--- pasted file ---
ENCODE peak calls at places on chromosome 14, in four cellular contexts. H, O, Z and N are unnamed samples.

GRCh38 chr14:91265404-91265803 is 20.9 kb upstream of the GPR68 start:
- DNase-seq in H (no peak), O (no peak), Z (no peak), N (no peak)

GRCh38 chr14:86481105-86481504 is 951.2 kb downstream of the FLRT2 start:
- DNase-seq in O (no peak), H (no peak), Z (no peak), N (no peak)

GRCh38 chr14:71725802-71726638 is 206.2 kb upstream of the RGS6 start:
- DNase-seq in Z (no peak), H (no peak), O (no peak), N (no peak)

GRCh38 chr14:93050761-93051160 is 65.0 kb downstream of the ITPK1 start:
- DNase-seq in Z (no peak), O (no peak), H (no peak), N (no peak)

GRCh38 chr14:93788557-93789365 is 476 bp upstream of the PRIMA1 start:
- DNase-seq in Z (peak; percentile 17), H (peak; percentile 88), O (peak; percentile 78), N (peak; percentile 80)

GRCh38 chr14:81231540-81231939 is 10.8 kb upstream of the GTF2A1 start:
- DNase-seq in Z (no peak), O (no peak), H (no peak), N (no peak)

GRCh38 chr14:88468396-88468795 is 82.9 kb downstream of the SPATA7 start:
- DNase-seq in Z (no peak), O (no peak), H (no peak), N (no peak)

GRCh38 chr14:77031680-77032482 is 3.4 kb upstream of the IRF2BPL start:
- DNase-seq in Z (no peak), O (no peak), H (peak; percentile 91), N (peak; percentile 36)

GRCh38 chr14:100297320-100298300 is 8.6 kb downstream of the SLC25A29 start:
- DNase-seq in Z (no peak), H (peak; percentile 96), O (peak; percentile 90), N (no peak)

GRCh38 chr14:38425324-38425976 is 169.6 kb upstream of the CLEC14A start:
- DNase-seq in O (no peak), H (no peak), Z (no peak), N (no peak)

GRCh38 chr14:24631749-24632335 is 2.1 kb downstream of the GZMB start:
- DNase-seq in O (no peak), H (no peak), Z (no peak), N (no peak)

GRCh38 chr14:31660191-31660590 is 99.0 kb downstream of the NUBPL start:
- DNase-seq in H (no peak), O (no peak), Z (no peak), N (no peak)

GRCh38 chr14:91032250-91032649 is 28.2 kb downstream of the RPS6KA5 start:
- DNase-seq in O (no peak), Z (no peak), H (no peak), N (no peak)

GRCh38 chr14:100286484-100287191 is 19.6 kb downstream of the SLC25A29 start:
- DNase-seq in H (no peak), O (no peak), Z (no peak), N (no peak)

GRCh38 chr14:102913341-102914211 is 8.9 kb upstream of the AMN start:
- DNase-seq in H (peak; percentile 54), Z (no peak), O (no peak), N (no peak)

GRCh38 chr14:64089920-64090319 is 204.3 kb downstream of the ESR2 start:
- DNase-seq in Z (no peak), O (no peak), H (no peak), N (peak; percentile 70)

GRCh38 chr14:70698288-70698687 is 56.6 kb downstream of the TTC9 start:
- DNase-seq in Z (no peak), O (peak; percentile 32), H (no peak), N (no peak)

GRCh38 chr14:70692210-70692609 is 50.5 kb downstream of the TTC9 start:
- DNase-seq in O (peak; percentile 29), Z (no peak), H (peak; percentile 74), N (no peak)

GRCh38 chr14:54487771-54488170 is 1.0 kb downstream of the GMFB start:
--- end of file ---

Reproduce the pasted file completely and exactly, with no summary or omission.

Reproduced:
ENCODE peak calls at places on chromosome 14, in four cellular contexts. H, O, Z and N are unnamed samples.

GRCh38 chr14:91265404-91265803 is 20.9 kb upstream of the GPR68 start:
- DNase-seq in H (no peak), O (no peak), Z (no peak), N (no peak)

GRCh38 chr14:86481105-86481504 is 951.2 kb downstream of the FLRT2 start:
- DNase-seq in O (no peak), H (no peak), Z (no peak), N (no peak)

GRCh38 chr14:71725802-71726638 is 206.2 kb upstream of the RGS6 start:
- DNase-seq in Z (no peak), H (no peak), O (no peak), N (no peak)

GRCh38 chr14:93050761-93051160 is 65.0 kb downstream of the ITPK1 start:
- DNase-seq in Z (no peak), O (no peak), H (no peak), N (no peak)

GRCh38 chr14:93788557-93789365 is 476 bp upstream of the PRIMA1 start:
- DNase-seq in Z (peak; percentile 17), H (peak; percentile 88), O (peak; percentile 78), N (peak; percentile 80)

GRCh38 chr14:81231540-81231939 is 10.8 kb upstream of the GTF2A1 start:
- DNase-seq in Z (no peak), O (no peak), H (no peak), N (no peak)

GRCh38 chr14:88468396-88468795 is 82.9 kb downstream of the SPATA7 start:
- DNase-seq in Z (no peak), O (no peak), H (no peak), N (no peak)

GRCh38 chr14:77031680-77032482 is 3.4 kb upstream of the IRF2BPL start:
- DNase-seq in Z (no peak), O (no peak), H (peak; percentile 91), N (peak; percentile 36)

GRCh38 chr14:100297320-100298300 is 8.6 kb downstream of the SLC25A29 start:
- DNase-seq in Z (no peak), H (peak; percentile 96), O (peak; percentile 90), N (no peak)

GRCh38 chr14:38425324-38425976 is 169.6 kb upstream of the CLEC14A start:
- DNase-seq in O (no peak), H (no peak), Z (no peak), N (no peak)

GRCh38 chr14:24631749-24632335 is 2.1 kb downstream of the GZMB start:
- DNase-seq in O (no peak), H (no peak), Z (no peak), N (no peak)

GRCh38 chr14:31660191-31660590 is 99.0 kb downstream of the NUBPL start:
- DNase-seq in H (no peak), O (no peak), Z (no peak), N (no peak)

GRCh38 chr14:91032250-91032649 is 28.2 kb downstream of the RPS6KA5 start:
- DNase-seq in O (no peak), Z (no peak), H (no peak), N (no peak)

GRCh38 chr14:100286484-100287191 is 19.6 kb downstream of the SLC25A29 start:
- DNase-seq in H (no peak), O (no peak), Z (no peak), N (no peak)

GRCh38 chr14:102913341-102914211 is 8.9 kb upstream of the AMN start:
- DNase-seq in H (peak; percentile 54), Z (no peak), O (no peak), N (no peak)

GRCh38 chr14:64089920-64090319 is 204.3 kb downstream of the ESR2 start:
- DNase-seq in Z (no peak), O (no peak), H (no peak), N (peak; percentile 70)

GRCh38 chr14:70698288-70698687 is 56.6 kb downstream of the TTC9 start:
- DNase-seq in Z (no peak), O (peak; percentile 32), H (no peak), N (no peak)

GRCh38 chr14:70692210-70692609 is 50.5 kb downstream of the TTC9 start:
- DNase-seq in O (peak; percentile 29), Z (no peak), H (peak; percentile 74), N (no peak)

GRCh38 chr14:54487771-54488170 is 1.0 kb downstream of the GMFB start: